Apparently, I did the same thing with Sleepwater Static. I finished writing this book in March of 2020, right when the Coronavirus Pandemic was becoming fully transparent. And the book released over two months later on May 26th, one day after George Floyd was murdered. Launching a novel that can, in a nutshell, be described as a book about genetic mutation and racial injustice during the height of a pandemic and the start of rising protests against racial injustice gave Sleepwater Static an almost prescient timeliness, though I can't in any way take credit for seeing the future and knowing any of this would happen when it did.
That's one of the dangers of writing dystopian fiction, I suppose. Sometimes - and unfortunately all too often - the "worst-case scenario" does actually come to pass. Sometimes it's within a few months, years, or decades, and sometimes it's days later. But for me personally, dystopian fiction seemed like the best avenue to take as a genre for this series, because it was absolutely my full intention with both books and the entire series to highlight the "worst-case scenarios" for readers who might not otherwise have had any insight into these aspects of society and modern life that are really very real for so many people. And it also serves as a poignant setting of connection and relatability for people who have lived through similar experiences. I continue to hope that all types of readers enjoying the Blue Helix series find new perspectives and as much hope as can be provided by the simple realization that none of us are alone in our struggles.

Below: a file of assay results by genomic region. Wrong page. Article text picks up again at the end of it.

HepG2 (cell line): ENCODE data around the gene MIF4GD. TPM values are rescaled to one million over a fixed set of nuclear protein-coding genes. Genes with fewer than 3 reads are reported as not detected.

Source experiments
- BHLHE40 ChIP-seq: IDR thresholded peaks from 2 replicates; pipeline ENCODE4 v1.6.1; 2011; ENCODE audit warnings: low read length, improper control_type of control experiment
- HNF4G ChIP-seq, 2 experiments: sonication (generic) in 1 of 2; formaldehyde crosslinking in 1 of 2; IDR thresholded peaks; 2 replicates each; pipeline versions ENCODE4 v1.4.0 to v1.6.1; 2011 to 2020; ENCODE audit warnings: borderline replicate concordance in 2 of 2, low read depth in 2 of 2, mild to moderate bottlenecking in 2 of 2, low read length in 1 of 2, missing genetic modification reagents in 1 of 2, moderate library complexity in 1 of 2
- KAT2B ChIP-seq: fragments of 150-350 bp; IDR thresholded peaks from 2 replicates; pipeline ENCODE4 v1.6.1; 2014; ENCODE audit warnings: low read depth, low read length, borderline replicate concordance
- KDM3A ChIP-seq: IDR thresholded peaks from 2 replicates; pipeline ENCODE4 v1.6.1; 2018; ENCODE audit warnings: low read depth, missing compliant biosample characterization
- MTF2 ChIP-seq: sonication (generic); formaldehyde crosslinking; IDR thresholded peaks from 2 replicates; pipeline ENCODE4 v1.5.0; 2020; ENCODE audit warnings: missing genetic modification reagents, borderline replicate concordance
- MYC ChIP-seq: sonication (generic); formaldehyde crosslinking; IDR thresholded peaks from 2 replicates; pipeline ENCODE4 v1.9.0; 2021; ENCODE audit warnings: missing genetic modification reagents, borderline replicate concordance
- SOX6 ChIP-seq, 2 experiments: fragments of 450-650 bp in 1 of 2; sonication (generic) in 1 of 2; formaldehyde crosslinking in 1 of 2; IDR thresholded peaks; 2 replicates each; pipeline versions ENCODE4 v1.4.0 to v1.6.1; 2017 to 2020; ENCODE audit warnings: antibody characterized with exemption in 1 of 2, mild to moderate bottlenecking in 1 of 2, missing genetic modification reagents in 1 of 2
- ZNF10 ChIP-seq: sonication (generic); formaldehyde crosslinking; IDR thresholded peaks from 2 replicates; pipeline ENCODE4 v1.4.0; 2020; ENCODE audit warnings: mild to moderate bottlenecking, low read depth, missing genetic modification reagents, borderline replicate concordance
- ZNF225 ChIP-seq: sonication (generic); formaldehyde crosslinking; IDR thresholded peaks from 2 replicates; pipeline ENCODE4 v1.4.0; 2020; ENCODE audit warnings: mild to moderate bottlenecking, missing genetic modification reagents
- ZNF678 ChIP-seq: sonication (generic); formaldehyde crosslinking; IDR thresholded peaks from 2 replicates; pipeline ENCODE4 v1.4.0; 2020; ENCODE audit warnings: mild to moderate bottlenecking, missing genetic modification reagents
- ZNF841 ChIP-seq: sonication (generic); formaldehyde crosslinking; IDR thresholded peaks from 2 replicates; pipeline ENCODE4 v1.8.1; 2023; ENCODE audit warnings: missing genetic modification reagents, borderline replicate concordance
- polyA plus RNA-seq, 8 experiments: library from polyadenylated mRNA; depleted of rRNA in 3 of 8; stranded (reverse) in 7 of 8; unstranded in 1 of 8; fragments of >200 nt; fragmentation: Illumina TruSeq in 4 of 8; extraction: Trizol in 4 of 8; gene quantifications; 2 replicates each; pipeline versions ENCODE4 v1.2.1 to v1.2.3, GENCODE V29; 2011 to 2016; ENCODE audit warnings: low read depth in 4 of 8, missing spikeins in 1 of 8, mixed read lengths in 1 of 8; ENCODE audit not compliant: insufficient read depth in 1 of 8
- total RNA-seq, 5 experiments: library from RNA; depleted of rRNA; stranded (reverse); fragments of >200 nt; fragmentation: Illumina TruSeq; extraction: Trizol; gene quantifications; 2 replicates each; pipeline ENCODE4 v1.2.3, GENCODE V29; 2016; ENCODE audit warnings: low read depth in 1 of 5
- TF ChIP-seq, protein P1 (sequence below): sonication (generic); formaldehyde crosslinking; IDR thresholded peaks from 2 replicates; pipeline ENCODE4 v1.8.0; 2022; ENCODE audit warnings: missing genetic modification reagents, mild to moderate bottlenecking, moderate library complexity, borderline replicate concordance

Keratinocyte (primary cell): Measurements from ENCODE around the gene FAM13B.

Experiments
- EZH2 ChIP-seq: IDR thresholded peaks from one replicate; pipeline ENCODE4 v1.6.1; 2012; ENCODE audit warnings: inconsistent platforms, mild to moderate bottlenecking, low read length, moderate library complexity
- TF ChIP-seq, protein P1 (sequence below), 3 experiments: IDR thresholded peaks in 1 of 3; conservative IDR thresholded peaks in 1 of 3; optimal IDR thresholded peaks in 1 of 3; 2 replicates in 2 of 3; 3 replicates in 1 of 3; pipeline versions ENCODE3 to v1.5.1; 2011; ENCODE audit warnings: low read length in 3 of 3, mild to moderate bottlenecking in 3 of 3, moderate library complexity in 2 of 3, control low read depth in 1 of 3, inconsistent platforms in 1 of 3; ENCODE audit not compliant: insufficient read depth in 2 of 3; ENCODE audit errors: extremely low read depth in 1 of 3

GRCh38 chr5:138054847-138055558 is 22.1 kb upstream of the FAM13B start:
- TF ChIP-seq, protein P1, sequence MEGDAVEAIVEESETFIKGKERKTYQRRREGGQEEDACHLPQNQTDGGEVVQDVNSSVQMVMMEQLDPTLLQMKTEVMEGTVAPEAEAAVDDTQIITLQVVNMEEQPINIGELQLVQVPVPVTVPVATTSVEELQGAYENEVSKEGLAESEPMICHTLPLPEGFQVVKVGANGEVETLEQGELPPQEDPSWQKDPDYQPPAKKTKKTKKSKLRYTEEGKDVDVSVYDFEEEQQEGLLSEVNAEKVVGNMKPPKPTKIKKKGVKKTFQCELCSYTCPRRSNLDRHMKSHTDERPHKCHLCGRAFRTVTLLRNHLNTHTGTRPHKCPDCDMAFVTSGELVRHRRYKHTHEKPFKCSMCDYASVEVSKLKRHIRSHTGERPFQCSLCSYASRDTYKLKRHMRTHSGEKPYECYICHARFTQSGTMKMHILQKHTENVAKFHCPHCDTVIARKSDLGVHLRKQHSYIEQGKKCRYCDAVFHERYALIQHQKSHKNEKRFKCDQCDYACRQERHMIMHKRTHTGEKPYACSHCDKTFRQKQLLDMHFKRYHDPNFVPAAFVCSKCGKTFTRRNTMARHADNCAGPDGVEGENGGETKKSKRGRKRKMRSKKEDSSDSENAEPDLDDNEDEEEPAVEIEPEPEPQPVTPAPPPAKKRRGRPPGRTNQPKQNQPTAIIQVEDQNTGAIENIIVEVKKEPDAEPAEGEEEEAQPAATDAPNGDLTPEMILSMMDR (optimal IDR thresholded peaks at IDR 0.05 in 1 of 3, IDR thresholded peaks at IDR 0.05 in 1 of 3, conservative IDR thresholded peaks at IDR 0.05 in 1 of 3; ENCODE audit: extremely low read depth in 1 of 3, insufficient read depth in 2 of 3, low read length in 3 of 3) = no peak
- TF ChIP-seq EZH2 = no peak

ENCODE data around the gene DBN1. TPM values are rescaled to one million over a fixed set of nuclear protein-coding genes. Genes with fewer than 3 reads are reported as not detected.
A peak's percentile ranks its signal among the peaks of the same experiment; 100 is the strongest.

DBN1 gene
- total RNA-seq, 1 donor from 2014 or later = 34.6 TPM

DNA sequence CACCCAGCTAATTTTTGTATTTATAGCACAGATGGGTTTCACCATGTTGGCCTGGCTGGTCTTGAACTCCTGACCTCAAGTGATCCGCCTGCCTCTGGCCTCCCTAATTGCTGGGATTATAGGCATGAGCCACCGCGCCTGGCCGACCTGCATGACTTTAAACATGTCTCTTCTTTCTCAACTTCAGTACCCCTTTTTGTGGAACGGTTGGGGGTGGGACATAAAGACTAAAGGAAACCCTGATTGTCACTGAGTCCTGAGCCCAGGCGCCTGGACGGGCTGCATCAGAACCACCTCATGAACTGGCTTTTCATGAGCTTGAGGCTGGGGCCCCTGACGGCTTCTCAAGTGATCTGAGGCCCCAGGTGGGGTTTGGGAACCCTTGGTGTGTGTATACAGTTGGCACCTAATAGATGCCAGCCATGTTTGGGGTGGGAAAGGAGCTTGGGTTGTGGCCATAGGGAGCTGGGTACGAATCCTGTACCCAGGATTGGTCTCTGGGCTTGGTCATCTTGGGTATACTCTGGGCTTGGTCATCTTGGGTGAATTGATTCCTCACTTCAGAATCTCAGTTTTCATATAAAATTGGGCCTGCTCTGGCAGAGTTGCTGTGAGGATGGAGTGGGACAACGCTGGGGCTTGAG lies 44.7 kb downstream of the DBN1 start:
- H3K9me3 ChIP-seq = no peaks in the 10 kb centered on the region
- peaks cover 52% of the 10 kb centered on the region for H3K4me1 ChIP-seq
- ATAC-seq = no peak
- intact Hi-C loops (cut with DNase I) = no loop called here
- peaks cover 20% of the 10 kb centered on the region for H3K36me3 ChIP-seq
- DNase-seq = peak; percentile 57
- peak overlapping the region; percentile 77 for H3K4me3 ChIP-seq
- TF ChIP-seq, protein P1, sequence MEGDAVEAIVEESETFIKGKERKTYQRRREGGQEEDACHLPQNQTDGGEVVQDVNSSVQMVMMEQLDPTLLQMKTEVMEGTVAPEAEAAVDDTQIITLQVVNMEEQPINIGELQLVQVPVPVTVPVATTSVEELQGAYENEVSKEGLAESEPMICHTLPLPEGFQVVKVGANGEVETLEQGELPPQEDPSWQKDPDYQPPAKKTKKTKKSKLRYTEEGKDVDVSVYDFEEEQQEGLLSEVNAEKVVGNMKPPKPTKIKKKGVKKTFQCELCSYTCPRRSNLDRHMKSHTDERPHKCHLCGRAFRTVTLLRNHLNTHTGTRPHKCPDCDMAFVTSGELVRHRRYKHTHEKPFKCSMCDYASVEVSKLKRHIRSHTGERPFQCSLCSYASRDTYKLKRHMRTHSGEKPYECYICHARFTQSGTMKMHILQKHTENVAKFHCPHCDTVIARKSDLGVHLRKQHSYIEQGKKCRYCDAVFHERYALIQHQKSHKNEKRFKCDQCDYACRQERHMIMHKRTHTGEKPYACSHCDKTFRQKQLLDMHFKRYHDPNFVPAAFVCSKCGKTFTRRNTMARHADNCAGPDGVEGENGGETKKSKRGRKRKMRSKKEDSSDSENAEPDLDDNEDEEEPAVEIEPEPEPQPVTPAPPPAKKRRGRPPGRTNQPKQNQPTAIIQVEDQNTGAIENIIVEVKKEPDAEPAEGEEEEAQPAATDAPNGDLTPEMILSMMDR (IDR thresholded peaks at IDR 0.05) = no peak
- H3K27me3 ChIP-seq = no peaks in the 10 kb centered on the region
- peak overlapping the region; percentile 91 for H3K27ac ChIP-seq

Tell us more about Bernadette. What makes her tick?
Bernadette's just a badass, but in a "live and let live" kind of way. She doesn't have any tolerance for bigotry of any kind, will stand up for what's right to protect those she loves and is a firm believer in second chances. Just not for herself. I think a lot of her complexity comes from that saying, "We are our own worst critic." This is Bernadette. She has fought for so many things: freedom from fear and being hunted as someone who can "spin a beat"; freedom to love whom she wants made particularly difficult by being a white woman in a relationship with a black man during the late 1970s and 1980s in South Carolina; freedom to have peace, quiet, comfort, community. And yet when she finds herself making mistakes she hated seeing in others, that shame drives her away from her home and her life for twenty years. By the time we truly meet her in the present storyline of Sleepwater Beat and focus on her as the new main character in Sleepwater Static, she's a hardened shell around a tired, empathetic, compassionate woman with persistent arthritis and a refusal to let anything stand in her way because of it.
Bernadette, as many of your heroes, has a troubled past. Why did you create her this way?